Whenever I write something, from tweets to blog posts, I re-post it to Facebook. My 900-or-so friends are very inclined to comment and reply there. Many of these friends are from the "real" world, but several are not. Most of the people who comment, I notice, are those whom I have met.
I don't know how you [...] keep up with all the "If Only" aspects of computer culture, the vastness and need for improvement, and constant revision is what ultimately lead me to change majors.
I have to say, being in a business like this requires you to be able to look through a telescope, binoculars, bifocals and a magnifying glass, sometimes in the same sentence. Keeping yourself sane while doing so is... an exercise in the power of the human brain. I'm actually hoping to do less "microscope" level work in the future. I really like following trends and making recommendations based on my knowledge of some sort of understanding of the eco-system.
At the same time, when I talk about following trends, it's difficult to draw a hard line between watching trends and keeping up with the Joneses. If you pay too much attention to what everyone else is doing, it will end up influencing your medium-term decisions, and most critically, your day-to-day work.
A former manager of mine had this illness: the "me-too" illness. My coworkers and I started calling it "chasing the bunny", like a greyhound on the racetrack. We would be hard at work on something that we were told to do the previous week, and then we would get these mixed messages from our manager. Once we learned to ignore it, things were OK, we were able to focus on work. However, now we were used to ignoring our manager. This tells me that chasing the bunny is not a good management style. The environment we had was not agile enough to be able to make these changes in direction very easily.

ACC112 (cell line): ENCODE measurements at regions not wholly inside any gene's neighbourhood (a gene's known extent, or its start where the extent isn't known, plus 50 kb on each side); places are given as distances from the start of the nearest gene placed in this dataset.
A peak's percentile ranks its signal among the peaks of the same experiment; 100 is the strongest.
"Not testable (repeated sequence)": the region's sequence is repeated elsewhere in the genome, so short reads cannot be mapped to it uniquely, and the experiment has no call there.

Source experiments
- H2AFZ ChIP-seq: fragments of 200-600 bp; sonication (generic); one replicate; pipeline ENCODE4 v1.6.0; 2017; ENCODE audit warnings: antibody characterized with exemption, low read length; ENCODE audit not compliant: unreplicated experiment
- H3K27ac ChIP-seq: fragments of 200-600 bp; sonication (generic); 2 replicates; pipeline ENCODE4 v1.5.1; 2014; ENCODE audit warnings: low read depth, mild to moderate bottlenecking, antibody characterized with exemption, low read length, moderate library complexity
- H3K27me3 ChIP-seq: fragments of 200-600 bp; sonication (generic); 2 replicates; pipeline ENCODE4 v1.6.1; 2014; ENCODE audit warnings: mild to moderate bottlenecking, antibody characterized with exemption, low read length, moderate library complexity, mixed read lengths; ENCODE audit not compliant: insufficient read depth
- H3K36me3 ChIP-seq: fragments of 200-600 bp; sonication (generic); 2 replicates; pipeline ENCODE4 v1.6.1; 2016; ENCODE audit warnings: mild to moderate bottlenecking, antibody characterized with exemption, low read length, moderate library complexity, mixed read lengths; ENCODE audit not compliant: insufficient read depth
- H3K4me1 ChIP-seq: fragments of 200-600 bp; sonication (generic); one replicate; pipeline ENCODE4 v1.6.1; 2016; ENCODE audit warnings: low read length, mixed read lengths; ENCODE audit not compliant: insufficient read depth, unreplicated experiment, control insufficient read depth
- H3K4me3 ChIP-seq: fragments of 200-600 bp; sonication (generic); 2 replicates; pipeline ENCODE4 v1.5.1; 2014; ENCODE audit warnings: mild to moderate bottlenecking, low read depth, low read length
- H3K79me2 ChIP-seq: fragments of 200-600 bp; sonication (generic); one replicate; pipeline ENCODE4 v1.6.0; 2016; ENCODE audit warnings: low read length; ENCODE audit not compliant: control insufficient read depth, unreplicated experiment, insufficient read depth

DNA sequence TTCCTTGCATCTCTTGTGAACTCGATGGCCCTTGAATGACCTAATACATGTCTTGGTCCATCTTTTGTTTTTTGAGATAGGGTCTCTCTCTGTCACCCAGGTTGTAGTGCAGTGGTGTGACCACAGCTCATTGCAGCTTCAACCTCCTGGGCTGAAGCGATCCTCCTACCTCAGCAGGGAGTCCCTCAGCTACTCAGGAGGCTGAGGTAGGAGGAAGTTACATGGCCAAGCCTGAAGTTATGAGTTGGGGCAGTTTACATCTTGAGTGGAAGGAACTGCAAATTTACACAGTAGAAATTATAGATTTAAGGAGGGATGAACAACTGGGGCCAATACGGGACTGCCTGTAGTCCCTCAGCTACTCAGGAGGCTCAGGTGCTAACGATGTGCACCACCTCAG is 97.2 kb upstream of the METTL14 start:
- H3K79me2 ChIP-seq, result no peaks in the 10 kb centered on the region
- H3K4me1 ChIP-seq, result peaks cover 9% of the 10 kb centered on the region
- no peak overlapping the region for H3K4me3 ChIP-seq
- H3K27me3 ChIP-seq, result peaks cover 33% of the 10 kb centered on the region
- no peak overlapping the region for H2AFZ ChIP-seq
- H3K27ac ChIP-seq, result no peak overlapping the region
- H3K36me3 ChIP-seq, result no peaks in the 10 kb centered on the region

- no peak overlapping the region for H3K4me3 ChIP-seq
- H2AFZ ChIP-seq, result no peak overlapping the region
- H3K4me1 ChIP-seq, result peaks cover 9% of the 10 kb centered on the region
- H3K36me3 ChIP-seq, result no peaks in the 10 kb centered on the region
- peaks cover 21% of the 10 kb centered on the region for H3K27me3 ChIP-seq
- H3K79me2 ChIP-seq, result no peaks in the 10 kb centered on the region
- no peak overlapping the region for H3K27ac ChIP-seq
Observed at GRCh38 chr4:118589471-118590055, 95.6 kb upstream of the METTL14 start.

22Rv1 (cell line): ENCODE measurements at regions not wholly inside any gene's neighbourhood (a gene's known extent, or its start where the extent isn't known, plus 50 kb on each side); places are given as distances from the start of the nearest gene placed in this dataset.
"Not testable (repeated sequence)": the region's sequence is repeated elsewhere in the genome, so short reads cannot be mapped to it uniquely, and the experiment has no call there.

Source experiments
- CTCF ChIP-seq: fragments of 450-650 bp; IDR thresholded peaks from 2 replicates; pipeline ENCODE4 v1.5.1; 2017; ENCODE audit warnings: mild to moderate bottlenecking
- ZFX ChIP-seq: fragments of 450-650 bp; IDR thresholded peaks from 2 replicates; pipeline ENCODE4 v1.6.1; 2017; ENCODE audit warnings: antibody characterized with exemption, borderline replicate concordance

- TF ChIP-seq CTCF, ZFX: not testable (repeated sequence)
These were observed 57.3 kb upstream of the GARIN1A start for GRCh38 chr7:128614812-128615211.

I guess a really easy way to avoid this is to have a great mission statement for your business or product, and create a very clear vision - the place you want to reach in 3, 5 or even 25 years. If you know where you're headed, you won't be prone to rubbernecking at your competition while you should be keeping your eyes on the road.
This idea is not completely mine (at least not lately). I've been reading a killer book on a recommendation from Mike. The subtitle of this book is "How to Create Uncontested Market Space and Make Competition Irrelevant". Basically, their advice tells you to look at the competition, and "zag" where they "zig". Instead of directly competing, try removing from your product three things that they claim are important, and add a few things that they're not even thinking about.
In the case of 37 Signals' Basecamp, they may have just taken out those three things and stopped. I'd love to see the 4-square Strategy Canvas for any 37 Signals product. Maybe I'll have to blog about this one later.
The book itself was written in 2004, so their case studies are a bit dated - similar to how reading The Long Tail (which was written pre-YouTube), kind of feels like it's missing the boat on the biggest long-tail product of the decade.
At the same time, if you're any good at abstraction, you can take the case studies in these books, extrapolate a bit, and come up with a decent picture of what the author(s) might have said, had they gotten an extra 6 or 7 years to write the book. Maybe that's the best argument ever to create "living" books, like the Complete Guide to Google Wave. When you're writing about something that changes almost daily, how do you reach the point when you can say, "this is the most complete picture of this concept". I read earlier this week about a fancy kind of publication called a Monograph. What a very old-world concept. Very pretentious. Very wrong.
How much do you follow trends, and consciously let those trends effect your work? Would you rather just stop reading raw, real-time messages, and only consume "dead tree" media, allowing time for the message to slowly drip into your train of thought? Do you have a system for absorbing this stuff at all?
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